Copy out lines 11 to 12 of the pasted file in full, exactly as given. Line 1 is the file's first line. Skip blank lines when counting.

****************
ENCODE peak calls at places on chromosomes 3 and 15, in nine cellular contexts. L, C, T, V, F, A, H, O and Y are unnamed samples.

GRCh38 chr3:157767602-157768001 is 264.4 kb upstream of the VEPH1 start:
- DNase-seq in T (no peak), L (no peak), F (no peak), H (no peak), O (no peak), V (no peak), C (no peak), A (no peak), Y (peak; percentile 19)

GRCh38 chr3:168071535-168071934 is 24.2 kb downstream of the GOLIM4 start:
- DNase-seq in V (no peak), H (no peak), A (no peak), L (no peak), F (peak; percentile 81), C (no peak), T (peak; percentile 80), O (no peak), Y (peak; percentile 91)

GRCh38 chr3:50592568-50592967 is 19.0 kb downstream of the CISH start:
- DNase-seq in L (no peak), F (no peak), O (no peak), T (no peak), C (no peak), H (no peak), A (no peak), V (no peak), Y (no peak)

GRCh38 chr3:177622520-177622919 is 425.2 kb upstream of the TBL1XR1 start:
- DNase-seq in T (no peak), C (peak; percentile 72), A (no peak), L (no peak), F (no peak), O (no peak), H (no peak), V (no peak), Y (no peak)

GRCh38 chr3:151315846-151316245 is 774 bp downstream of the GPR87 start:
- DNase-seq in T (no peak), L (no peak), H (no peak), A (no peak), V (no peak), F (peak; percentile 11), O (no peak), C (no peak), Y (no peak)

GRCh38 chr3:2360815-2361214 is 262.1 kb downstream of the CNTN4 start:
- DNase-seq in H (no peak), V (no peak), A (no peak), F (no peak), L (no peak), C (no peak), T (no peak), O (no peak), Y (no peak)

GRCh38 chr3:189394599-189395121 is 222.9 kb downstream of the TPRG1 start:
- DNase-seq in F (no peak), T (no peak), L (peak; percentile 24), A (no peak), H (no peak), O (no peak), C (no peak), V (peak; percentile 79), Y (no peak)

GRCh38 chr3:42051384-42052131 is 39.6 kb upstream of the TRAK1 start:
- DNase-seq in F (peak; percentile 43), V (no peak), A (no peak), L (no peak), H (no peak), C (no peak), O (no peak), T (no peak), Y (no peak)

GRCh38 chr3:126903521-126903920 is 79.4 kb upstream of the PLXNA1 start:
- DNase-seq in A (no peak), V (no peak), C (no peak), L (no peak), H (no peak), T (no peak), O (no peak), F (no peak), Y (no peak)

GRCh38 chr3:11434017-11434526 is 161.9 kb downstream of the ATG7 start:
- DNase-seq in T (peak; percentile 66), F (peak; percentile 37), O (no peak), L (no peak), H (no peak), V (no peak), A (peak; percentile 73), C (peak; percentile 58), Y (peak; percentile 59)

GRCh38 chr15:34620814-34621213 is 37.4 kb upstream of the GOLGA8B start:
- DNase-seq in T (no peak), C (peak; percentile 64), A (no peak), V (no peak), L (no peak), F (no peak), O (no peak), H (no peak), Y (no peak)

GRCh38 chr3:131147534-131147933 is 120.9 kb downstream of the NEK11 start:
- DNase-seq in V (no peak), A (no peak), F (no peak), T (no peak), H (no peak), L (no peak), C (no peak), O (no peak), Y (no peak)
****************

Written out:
- DNase-seq in T (no peak), L (no peak), H (no peak), A (no peak), V (no peak), F (peak; percentile 11), O (no peak), C (no peak), Y (no peak)

GRCh38 chr3:2360815-2361214 is 262.1 kb downstream of the CNTN4 start: